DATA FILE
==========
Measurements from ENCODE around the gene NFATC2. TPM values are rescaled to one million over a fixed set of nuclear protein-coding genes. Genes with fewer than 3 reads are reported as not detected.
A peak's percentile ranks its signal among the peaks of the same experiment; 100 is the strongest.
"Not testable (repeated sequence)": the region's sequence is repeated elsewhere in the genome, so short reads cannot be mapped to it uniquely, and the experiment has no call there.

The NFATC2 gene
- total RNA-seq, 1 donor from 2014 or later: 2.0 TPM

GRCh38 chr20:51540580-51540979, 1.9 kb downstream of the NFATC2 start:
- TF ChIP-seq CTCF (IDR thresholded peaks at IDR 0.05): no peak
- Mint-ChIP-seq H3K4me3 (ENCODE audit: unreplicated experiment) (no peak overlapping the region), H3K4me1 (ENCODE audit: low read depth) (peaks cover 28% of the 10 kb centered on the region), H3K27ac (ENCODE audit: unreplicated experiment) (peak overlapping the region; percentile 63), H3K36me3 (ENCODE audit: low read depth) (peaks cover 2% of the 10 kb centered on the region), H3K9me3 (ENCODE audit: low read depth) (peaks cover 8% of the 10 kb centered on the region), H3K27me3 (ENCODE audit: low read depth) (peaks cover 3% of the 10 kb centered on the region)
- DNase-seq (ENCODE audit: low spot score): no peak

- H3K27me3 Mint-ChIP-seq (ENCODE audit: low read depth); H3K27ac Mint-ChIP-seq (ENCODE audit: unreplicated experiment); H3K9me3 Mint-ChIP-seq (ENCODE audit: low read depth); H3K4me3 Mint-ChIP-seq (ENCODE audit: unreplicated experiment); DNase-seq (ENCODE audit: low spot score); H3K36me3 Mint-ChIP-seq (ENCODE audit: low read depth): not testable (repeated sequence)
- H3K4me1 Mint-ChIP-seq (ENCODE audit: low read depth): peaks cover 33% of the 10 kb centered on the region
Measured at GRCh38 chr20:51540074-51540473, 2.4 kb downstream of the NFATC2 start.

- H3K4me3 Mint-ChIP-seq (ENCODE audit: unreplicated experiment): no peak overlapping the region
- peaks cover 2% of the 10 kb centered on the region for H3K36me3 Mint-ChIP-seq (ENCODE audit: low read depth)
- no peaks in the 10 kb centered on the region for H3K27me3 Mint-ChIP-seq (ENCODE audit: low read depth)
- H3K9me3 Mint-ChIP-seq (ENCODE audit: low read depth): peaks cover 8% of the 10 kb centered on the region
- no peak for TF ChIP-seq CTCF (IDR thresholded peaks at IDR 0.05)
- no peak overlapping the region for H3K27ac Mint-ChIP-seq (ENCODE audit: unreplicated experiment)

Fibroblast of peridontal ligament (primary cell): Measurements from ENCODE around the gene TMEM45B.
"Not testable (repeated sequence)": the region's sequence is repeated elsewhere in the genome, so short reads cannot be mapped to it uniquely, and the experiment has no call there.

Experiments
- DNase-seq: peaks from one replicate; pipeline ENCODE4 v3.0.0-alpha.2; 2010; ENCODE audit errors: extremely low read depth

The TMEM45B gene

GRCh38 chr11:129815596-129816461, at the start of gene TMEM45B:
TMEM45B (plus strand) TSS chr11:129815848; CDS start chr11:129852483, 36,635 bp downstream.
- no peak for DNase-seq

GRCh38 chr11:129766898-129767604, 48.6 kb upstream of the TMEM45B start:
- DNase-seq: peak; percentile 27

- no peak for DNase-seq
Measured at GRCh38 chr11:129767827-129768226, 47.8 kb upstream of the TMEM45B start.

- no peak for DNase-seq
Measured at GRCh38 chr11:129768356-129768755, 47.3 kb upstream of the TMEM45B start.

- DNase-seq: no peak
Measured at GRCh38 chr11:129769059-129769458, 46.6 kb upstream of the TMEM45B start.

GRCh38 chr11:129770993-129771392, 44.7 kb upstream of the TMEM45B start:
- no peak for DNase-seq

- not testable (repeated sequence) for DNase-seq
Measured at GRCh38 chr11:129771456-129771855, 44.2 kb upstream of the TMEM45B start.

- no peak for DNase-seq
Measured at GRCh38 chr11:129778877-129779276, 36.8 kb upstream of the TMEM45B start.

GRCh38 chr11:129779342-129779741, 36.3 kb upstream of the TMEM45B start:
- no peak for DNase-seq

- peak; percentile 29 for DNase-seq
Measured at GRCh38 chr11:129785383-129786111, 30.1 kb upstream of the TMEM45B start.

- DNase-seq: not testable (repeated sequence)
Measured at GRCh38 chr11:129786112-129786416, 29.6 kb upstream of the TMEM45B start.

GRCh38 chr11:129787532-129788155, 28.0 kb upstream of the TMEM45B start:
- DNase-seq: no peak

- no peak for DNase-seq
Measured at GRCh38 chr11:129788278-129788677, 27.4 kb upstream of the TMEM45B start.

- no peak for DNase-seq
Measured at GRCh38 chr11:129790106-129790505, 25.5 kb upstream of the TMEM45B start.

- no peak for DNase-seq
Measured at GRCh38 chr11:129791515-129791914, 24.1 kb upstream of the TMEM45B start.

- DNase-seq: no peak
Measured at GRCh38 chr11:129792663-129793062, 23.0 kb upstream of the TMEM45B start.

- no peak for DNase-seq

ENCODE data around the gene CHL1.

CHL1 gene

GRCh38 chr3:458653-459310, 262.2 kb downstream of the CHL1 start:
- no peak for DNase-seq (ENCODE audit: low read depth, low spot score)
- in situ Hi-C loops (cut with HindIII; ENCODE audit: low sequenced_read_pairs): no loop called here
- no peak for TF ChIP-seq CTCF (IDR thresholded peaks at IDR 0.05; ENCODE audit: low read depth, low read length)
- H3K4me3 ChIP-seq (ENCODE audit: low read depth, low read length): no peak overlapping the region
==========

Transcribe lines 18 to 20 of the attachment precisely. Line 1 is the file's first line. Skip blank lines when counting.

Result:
- no peak overlapping the region for H3K27ac Mint-ChIP-seq (ENCODE audit: unreplicated experiment)

Fibroblast of peridontal ligament (primary cell): Measurements from ENCODE around the gene TMEM45B.
"Not testable (repeated sequence)": the region's sequence is repeated elsewhere in the genome, so short reads cannot be mapped to it uniquely, and the experiment has no call there.